Adopting a healthy eating pattern is an integral step in lowering your blood pressure. The DASH (Dietary Approaches to Stop Hypertension) eating pattern is a proven and effective intervention to reduce blood pressure.3
This plan encourages eating a variety of fruits, vegetables, low-fat dairy products, whole grains, poultry, fish, beans, and nuts. These foods and food groups, which are low in saturated fat and rich in dietary fiber, potassium, calcium, and magnesium, have been shown to promote overall heart health.4
Additionally, the DASH eating plan recommends to minimize foods that are high in saturated fats, sodium, and added sugars. These include highly processed foods, fatty meats, full-fat dairy products, sweets, and sugar-sweetened beverages should be limited.6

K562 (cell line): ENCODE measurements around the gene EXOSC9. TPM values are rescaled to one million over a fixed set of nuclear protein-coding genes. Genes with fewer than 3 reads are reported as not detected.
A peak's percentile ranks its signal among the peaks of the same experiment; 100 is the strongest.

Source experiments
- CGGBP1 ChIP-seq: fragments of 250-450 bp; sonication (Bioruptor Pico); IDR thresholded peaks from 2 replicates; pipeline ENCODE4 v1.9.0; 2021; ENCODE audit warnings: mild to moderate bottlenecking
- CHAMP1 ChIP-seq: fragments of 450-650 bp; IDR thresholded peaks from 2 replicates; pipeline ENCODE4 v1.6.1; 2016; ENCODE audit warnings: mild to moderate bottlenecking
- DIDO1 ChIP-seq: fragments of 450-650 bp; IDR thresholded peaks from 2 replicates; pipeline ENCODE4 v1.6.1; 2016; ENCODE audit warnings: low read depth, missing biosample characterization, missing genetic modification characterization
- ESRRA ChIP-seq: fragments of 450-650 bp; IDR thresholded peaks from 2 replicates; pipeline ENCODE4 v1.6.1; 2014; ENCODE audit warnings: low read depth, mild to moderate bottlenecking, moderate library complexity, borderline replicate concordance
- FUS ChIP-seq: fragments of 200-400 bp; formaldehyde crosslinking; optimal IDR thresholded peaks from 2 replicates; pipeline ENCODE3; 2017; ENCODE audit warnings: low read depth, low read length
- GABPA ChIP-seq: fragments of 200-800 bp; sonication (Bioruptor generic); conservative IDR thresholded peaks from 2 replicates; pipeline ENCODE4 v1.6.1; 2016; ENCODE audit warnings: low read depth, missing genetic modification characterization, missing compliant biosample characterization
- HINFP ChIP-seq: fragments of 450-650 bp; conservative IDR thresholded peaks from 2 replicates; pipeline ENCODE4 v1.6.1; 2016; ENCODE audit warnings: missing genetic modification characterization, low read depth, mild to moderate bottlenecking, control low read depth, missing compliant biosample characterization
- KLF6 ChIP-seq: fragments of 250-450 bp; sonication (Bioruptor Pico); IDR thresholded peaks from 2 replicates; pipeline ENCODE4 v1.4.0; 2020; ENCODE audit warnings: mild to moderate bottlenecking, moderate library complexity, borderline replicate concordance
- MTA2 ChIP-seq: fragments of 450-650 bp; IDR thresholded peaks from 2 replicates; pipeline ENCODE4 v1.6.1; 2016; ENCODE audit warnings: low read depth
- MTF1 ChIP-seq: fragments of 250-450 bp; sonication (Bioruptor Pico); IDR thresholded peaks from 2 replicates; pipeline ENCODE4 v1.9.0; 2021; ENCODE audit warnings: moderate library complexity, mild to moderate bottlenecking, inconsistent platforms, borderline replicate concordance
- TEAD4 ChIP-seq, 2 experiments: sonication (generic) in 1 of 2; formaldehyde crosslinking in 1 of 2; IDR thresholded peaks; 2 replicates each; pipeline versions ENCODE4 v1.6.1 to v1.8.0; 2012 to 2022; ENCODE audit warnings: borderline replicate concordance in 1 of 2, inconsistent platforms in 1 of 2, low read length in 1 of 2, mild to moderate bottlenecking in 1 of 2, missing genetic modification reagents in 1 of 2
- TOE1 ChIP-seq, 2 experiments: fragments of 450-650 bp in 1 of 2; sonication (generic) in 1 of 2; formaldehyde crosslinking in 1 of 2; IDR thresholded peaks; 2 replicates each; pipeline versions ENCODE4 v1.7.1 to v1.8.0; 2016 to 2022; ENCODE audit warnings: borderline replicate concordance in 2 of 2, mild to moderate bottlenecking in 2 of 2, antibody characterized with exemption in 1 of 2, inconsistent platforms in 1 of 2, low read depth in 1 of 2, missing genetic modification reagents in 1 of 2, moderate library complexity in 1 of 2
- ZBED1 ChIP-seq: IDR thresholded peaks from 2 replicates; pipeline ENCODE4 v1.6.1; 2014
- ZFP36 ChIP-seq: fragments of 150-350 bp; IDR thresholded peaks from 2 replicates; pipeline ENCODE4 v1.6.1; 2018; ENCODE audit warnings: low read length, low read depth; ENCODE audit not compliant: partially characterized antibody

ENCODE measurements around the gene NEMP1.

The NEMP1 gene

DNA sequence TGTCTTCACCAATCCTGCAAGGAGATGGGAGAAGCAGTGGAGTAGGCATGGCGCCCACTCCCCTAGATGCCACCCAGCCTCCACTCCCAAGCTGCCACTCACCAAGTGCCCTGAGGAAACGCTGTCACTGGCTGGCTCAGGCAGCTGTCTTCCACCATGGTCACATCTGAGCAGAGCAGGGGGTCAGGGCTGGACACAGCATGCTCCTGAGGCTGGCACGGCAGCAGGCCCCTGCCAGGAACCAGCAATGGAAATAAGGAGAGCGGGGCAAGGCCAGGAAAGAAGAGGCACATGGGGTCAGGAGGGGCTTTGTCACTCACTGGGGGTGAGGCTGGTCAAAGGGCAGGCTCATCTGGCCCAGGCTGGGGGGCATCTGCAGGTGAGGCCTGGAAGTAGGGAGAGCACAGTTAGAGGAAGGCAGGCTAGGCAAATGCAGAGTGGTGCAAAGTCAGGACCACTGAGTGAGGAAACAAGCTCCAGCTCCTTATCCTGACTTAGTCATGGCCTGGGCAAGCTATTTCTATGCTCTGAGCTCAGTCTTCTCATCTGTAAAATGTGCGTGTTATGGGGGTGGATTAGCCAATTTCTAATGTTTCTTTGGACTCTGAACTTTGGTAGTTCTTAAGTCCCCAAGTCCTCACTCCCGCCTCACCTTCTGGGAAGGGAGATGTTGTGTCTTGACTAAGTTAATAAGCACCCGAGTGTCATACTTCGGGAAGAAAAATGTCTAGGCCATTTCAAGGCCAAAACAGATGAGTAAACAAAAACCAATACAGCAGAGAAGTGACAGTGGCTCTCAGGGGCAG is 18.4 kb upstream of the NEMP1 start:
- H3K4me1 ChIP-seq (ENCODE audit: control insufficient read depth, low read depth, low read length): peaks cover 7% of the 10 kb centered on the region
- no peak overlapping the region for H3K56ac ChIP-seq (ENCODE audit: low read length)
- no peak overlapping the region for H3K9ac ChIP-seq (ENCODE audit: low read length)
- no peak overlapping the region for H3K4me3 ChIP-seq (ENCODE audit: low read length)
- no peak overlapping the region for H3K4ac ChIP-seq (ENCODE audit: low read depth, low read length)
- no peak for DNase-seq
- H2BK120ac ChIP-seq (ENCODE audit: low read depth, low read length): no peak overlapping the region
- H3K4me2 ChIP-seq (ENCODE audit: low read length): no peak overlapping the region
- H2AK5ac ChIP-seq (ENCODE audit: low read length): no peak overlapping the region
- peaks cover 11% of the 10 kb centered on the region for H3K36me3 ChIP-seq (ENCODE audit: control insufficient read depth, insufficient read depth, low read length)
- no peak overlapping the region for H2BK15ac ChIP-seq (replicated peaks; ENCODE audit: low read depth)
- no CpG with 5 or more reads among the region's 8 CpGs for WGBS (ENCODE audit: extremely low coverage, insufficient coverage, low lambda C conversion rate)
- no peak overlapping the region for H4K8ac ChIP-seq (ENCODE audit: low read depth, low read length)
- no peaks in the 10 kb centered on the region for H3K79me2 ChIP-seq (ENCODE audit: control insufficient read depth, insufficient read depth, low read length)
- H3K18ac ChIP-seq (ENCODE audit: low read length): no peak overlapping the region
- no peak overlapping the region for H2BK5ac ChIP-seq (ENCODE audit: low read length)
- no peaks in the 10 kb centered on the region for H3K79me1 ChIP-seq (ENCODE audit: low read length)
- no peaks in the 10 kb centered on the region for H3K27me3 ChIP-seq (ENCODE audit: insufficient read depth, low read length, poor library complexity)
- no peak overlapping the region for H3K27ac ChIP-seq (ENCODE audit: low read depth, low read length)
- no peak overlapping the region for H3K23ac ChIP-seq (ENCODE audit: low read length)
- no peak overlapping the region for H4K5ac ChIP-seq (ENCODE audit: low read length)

3. Reduce Sodium Intake
According to the American Heart Association (AHA), the average American eats approximately 3,400 milligrams (mg) of sodium, or salt, per day – more than double the AHA’s recommended limit of 1,500 mg per day.8
Your intake of high sodium foods and blood pressure are directly correlated. If you have high blood pressure, studies show that even a small reduction in sodium (salt) intake can lower blood pressure and promote heart health.6
When thinking about grocery shopping and meal planning, choose foods that are low in salt. Here are some helpful tips: